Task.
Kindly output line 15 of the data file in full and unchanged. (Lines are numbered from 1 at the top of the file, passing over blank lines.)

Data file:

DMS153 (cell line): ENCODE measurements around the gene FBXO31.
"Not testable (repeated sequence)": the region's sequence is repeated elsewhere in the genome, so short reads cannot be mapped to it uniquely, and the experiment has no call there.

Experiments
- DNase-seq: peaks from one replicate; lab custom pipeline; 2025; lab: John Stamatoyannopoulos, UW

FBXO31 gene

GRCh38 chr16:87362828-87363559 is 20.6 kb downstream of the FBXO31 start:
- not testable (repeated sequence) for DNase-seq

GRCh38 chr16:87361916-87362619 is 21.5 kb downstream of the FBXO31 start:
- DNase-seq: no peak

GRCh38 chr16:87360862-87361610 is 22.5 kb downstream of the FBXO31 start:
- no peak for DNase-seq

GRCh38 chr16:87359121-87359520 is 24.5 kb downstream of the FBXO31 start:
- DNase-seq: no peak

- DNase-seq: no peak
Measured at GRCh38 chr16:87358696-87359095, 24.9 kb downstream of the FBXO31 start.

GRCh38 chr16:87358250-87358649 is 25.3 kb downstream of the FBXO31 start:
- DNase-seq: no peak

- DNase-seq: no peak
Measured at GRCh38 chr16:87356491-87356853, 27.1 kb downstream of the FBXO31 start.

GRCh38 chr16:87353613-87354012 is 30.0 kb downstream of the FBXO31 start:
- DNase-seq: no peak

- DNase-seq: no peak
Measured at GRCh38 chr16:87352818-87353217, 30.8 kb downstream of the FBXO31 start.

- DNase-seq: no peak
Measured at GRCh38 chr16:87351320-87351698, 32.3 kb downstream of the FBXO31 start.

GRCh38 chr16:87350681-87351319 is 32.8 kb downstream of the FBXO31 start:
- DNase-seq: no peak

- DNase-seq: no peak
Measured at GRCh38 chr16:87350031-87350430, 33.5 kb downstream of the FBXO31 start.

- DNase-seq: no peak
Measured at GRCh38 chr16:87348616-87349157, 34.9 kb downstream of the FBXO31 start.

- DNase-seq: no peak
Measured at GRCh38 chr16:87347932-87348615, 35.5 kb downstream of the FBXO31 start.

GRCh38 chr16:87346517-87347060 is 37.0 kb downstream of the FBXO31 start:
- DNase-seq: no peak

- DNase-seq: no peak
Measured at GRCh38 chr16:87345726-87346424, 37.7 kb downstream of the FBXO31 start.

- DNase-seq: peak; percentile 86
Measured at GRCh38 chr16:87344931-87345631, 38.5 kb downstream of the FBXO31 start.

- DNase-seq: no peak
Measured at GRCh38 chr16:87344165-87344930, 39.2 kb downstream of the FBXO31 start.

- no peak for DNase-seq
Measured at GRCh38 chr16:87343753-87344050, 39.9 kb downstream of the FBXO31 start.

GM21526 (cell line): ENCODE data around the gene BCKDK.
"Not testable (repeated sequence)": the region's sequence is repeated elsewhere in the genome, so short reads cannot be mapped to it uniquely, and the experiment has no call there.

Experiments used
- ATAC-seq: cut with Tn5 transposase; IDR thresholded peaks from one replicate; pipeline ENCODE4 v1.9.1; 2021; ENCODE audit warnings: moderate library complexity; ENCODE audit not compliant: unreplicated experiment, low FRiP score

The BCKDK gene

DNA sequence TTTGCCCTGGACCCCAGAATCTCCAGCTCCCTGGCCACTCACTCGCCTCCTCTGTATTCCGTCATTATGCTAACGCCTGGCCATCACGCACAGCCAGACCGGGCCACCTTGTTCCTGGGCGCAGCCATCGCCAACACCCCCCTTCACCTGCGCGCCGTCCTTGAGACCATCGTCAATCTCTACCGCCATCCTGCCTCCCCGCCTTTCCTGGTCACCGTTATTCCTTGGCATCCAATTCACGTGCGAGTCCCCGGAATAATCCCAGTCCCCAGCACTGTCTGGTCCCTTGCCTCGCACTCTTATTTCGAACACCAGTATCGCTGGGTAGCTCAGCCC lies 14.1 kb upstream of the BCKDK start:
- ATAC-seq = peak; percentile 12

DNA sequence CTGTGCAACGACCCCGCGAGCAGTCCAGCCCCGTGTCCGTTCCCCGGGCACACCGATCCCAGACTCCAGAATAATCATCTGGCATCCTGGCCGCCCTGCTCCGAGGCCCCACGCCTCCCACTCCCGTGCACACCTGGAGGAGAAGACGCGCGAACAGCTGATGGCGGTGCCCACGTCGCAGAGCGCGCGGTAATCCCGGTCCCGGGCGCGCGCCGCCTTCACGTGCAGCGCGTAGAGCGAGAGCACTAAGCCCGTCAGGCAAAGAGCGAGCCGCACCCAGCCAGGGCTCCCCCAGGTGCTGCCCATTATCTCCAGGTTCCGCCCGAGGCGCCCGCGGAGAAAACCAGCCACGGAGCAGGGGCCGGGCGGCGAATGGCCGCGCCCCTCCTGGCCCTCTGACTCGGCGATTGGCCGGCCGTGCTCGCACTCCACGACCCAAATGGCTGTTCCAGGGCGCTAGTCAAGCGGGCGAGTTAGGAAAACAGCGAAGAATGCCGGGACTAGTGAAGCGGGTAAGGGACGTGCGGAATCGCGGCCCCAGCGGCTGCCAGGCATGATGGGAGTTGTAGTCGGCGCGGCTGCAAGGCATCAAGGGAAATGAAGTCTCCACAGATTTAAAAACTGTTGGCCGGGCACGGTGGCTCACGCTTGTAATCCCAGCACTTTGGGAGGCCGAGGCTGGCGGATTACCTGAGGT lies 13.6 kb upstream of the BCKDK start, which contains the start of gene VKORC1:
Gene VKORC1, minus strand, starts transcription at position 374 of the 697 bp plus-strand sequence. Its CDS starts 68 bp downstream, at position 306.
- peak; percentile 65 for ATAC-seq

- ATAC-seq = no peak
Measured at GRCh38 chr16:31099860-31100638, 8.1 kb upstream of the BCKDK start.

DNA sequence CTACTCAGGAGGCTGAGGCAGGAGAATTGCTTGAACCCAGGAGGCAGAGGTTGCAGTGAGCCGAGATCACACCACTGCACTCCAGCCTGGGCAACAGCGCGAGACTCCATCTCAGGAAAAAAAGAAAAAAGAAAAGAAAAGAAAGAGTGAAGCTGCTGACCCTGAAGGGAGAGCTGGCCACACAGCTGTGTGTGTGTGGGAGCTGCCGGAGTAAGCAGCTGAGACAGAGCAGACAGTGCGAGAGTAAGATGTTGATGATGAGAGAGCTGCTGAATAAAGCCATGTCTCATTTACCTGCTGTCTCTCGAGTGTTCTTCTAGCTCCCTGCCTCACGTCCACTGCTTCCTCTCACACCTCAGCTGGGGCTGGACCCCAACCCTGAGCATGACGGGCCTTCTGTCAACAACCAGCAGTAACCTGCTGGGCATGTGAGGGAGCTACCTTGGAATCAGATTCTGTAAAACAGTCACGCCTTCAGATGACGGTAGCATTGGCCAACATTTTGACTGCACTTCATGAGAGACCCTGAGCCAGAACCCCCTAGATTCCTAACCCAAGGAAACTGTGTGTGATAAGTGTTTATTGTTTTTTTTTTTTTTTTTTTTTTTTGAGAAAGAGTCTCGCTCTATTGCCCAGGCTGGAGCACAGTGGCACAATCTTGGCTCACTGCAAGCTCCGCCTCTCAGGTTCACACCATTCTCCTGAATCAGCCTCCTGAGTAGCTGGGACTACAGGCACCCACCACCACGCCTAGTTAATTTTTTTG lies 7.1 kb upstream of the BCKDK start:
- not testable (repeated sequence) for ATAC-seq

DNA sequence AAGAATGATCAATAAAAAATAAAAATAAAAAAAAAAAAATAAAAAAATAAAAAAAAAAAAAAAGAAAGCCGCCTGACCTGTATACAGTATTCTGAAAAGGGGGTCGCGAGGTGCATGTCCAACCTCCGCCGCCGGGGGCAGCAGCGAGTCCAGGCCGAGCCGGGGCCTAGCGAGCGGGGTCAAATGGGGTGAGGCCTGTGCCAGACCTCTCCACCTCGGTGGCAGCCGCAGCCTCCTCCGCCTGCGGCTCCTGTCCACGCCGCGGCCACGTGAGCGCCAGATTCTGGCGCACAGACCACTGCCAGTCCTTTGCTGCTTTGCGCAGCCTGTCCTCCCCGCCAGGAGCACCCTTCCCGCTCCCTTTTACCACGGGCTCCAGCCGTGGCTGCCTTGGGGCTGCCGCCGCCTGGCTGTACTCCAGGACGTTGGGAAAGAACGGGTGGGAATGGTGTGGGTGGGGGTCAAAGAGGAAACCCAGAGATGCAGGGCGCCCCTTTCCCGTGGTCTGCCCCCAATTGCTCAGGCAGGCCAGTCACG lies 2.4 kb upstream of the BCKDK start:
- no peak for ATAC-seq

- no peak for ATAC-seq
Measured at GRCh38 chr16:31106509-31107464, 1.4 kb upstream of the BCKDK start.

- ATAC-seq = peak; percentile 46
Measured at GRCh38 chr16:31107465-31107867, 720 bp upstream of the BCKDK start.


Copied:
Measured at GRCh38 chr16:87358696-87359095, 24.9 kb downstream of the FBXO31 start.